So yeah, I'm never adding a neutral option to a poll again. No more fence sitting.


You'd still be in risk of invalidating your data. For example, providing only "Outlining" or "Discovery" as options may alienate a large portion of your sample population.

Since I truly consider my style a balance between outlining & discovery, if the question was posed in a way that didn't represent a mixed option, I simply would not have answered.

Perhaps you were looking for another result but the one you actually received may be more accurate. Something to consider at least.
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Fiery Keeper of the Hat
I broke the idea for my novel into 4 Acts, where each act has a big thing that is supposed to happen. But I'm only focusing on developing one act at a time. That way I can know where I'm going but don't have to worry about chapter 32 when I'm nowhere near there.

So basically I write with a ten-chapter outline that's loose and broad and even has holes, followed by a box with notes for each of the remaining acts. And I'll discover how things take shape when I get there.

When I write, though, I need to know what I'm writing or it's garbage. But I can figure that out that same day I write it if I need to.
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So yeah, I'm never adding a neutral option to a poll again. No more fence sitting.

Maybe a better approach would be to have four options: Discovery, Neutral-Discovery, Neutral-Outline and Outline.
Since really no one is truly neutral, we (at least I) who voted for neutral was because I'm not only discovery or only outline, as I said before, I used both, but discovery plays the major whole as I would discard the outlined idea if the I came with something 'better' during the actual writing.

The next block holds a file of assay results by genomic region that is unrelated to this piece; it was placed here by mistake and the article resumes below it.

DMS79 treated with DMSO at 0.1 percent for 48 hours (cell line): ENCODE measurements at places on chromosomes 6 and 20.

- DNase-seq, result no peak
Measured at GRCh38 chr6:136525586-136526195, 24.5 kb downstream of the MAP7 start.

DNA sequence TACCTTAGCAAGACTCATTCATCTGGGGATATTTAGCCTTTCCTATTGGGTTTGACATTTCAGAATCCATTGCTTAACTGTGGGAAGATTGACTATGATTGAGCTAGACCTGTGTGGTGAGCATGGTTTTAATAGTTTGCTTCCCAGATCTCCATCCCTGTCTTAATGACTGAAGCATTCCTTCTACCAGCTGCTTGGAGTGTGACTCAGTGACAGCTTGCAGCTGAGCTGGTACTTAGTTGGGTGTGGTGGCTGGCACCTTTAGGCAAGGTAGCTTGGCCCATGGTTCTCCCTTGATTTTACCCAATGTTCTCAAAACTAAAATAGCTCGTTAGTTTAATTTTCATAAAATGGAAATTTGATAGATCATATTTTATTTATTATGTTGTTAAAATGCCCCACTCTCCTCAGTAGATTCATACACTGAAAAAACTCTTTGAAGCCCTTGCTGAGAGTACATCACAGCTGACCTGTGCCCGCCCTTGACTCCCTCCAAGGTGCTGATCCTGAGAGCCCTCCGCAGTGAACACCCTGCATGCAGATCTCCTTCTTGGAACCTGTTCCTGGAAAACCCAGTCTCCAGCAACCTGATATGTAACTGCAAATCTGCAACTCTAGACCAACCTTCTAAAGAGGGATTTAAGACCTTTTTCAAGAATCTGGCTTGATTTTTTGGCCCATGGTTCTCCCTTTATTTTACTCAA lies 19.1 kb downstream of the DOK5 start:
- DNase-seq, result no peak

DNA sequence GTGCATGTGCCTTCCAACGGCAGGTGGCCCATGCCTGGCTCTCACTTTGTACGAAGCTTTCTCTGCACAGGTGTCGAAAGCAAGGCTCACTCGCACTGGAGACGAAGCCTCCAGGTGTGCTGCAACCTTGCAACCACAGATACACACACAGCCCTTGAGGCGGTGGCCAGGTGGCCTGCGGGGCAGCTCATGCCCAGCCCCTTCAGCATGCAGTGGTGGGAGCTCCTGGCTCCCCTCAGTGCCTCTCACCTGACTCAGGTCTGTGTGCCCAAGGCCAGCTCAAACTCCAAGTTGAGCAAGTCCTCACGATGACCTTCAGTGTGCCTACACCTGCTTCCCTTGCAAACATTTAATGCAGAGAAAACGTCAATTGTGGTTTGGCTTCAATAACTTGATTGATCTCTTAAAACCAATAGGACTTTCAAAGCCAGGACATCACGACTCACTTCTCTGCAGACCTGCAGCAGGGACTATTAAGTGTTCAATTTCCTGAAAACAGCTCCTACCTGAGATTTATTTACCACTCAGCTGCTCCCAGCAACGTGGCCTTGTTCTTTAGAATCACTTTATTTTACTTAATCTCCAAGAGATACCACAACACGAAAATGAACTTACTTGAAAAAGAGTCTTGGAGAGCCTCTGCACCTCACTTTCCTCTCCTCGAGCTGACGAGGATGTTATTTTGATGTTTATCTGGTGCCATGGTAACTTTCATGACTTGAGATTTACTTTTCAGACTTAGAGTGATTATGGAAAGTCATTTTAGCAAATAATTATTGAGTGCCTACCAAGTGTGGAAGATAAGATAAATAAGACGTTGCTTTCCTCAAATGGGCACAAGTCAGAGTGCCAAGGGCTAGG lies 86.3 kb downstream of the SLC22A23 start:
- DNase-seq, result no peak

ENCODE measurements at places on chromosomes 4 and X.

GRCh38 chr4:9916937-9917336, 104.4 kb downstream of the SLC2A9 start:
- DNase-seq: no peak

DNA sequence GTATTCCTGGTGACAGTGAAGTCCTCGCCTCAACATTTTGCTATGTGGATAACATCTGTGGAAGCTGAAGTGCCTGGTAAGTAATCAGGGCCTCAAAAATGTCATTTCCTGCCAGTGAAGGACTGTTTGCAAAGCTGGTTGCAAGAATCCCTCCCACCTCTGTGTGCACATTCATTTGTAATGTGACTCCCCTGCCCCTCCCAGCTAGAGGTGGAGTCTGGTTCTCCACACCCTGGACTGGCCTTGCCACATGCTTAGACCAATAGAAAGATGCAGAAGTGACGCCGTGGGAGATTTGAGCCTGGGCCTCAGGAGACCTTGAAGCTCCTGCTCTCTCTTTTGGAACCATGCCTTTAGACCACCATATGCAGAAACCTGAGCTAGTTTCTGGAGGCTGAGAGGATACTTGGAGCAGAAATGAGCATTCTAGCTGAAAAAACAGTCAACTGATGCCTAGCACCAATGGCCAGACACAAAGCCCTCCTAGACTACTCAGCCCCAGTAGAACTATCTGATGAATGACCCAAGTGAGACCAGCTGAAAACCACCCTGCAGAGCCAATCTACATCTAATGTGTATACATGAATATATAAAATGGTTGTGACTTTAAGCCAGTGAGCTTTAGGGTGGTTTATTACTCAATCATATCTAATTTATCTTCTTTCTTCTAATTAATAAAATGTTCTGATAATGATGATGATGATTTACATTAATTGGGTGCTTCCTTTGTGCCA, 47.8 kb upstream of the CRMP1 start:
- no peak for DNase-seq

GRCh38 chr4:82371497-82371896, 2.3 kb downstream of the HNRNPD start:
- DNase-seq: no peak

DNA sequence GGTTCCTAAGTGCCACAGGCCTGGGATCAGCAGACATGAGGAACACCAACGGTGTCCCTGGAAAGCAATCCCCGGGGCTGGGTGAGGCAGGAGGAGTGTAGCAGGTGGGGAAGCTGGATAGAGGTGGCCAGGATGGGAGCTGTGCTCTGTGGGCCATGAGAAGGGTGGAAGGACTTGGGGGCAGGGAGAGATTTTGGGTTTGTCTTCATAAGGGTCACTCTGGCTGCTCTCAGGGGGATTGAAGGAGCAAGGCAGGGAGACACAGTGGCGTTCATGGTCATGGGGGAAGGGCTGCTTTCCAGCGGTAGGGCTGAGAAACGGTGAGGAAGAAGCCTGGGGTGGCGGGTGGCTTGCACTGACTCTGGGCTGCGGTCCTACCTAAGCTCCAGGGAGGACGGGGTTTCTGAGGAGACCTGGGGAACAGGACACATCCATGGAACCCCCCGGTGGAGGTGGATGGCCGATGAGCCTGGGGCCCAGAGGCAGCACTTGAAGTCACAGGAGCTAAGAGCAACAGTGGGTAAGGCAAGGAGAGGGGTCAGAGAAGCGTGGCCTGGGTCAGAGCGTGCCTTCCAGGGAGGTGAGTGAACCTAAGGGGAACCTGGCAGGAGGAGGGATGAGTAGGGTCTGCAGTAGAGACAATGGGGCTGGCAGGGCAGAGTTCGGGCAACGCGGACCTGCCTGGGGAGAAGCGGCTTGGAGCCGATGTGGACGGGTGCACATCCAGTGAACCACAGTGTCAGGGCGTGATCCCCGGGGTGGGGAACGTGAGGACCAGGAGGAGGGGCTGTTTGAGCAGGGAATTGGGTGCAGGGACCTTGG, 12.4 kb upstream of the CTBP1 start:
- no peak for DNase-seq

But that is my opinion though.


Fiery Keeper of the Hat
Maybe a better approach would be to have four options: Discovery, Neutral-Discovery, Neutral-Outline and Outline.

That's what they usually suggest in marketing, but with better words. "Plotting" to me can be very different from plotting for you. I would make the choices something like:

"I like to outline everything. Heavy Plotter."
"I want to know where I'm going when I sit down to write. Mild Plotter."
"I like to have an idea, and then see how it plays out. Mild Discovery."
"I sit down and type and let's see where that takes me. Heavy Discovery."

That would put me at Mild Plotter.


I've experimented with both pantsing and planning, but for my current project (actually an assignment for my creative writing class) I am definitely going the planned route. My outline isn't really meticulous though, it just lists the setting, protagonists, conflicts (or "problems" as I prefer to call them), and most important plot plots. I will present my outline in Powerpoint form to the whole class tomorrow.


I start with an idea in mind - an end goal perhaps - but once I start to write the story takes me on the journey. Sometimes I find that my end goal is either altered in some form, completely thrown out, or pushed back to a later chapter. That's part of the mystery and fun with writing - for me - you just never know where you're gonna go.